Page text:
© Michelle Chan
This past weekend I was fortunate enough to be able to attend a showing of the documentary, "The Chinese Exclusion Act," as a part of the LA Asian Pacific Film Festival in honor of it being AAPI Heritage Month. As a second generation Chinese American, much like most minorities in the U.S., my education in the public school system only allowed me to learn about history in a very linear manner, one that did not adequately reflect the challenges and experiences of minorities.
In the 2 hours and 40 minutes of the documentary, I received a more comprehensive history lesson on not only the Chinese Exclusion Act but also the socio-political landscape at that time for other minorities, than in the 20 years I have attended school. Truly, that is a travesty. Why? Because if we are to improve ourselves as individuals and as a society, we must learn from our pasts. If we are made unaware and oblivious to past wrongdoings and past tragedies, how are we able to improve?
10 fascinating facts I've learned from the documentary tonight that I had no idea about:
1. The Chinese Exclusion Act lasted a whopping 60 years!
2. The Chinese Exclusion Act is the only American law to bar a specific ethnic group from immigrating to the U.S.
3. Massacres and lynchings of the Chinese took place, but most murderers were set free.
4. The Chinese were largely seen as a California "problem," because they immigrated to the west coast.
5. The Chinese Exclusion Act came to be, because the south had lost the Civil War to the north and viewed it as an opportunity to have a trade-off with the west coast. If they helped the west with their Chinese "problem," they may have the favor returned in regards to having laws restricting the recently freed slaves in the south.
6. Angel Island in San Francisco was established for the purpose of making immigration even harder for Chinese immigrants (e.g. sometimes detaining them there for up to 2 years), whereas those from European countries going through Ellis Island in New York had much higher rates of success entering the U.S.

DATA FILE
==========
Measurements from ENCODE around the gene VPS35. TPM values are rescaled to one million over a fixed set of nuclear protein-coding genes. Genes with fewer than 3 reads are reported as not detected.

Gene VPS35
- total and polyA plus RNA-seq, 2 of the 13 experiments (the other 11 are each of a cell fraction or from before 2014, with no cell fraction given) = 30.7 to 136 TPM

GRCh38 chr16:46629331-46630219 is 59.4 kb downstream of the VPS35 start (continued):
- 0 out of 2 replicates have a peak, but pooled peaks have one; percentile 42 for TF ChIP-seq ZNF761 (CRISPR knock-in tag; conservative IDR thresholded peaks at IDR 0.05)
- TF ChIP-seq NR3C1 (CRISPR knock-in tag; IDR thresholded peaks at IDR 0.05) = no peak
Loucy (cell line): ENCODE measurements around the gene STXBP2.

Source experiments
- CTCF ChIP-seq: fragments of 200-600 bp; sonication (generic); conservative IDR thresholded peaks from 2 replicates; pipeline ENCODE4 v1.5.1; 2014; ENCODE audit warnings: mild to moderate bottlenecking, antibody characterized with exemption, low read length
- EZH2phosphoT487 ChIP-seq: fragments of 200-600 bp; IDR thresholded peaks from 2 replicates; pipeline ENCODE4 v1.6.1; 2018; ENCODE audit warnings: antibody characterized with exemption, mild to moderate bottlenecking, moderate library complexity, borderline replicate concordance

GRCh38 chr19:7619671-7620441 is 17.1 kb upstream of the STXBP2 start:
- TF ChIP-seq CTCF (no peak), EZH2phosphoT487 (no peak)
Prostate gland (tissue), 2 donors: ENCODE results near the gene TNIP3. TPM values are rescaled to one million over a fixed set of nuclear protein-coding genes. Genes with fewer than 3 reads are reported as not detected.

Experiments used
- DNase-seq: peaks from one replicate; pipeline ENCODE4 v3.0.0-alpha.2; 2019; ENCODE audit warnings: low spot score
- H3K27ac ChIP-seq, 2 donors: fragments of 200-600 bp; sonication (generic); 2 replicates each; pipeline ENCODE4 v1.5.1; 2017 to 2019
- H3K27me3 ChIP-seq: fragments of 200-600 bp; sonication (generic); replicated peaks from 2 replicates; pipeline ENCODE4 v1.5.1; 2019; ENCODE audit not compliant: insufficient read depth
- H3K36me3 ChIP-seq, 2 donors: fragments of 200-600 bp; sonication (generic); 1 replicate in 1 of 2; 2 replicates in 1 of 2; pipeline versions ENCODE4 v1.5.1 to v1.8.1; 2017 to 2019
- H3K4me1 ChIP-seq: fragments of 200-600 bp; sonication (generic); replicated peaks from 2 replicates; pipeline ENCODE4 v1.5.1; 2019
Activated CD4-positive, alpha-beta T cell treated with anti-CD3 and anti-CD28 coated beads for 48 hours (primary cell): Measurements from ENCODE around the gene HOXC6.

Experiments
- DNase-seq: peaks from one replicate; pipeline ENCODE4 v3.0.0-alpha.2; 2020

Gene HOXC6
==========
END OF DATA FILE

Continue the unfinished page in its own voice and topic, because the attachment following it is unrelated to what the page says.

7. Chinese women were seen as prostitutes, and had to prove that they had never been and will never become prostitutes when they tried to immigrate to the U.S.
8. The 14th Amendment eventually helped Chinese-born children become recognized as U.S. citizens, although many challenges continued to occur.
9. Chinese immigrants would boycott, engage in civil disobedience, and challenged injustices whenever it arose through the use of the legal system by citing laws that were already in place.
10. The Chinese Exclusion Act only ended during WWII for propaganda reasons, rather than a realization that it was morally wrong to discriminate against an entire race of people.
Some of the sentiments regarding the Chinese immigrants that European Americans had in the past saddened me a great deal, because it is currently being repeated regarding certain groups of people trying to immigrate to the U.S. now. Unless an individual is from northern and western Europe, it seems as though each new wave of immigrants throughout our history have endured discrimination. How can those of us who are currently here turn a blind eye to those in need when either we or our ancestors have gone through such difficulties in the past?
If we are able to change our mindset from thinking that we must fight one another for limited resources to believing that together we can build something bigger and better than we can alone, what a better world we will all have. To keep others down, you must stay down. To build others up, you will also rise up.
So today, I ask you to do one thing. Look into the history of what people of your ethnic background had to endur in order to immigrate to the U.S., and then look into the history of your family's immigration to the U.S. You will most likely find that there were challenges along the way that you were not aware of. If willing, please share your findings with me!
"You cannot hope to build a better world without improving the individuals. To that end, each of us must work for his own improvement and, at the same time, share a general responsibility for all humanity, our particular duty being to aid those to whom we think we can be most useful." - Marie Curie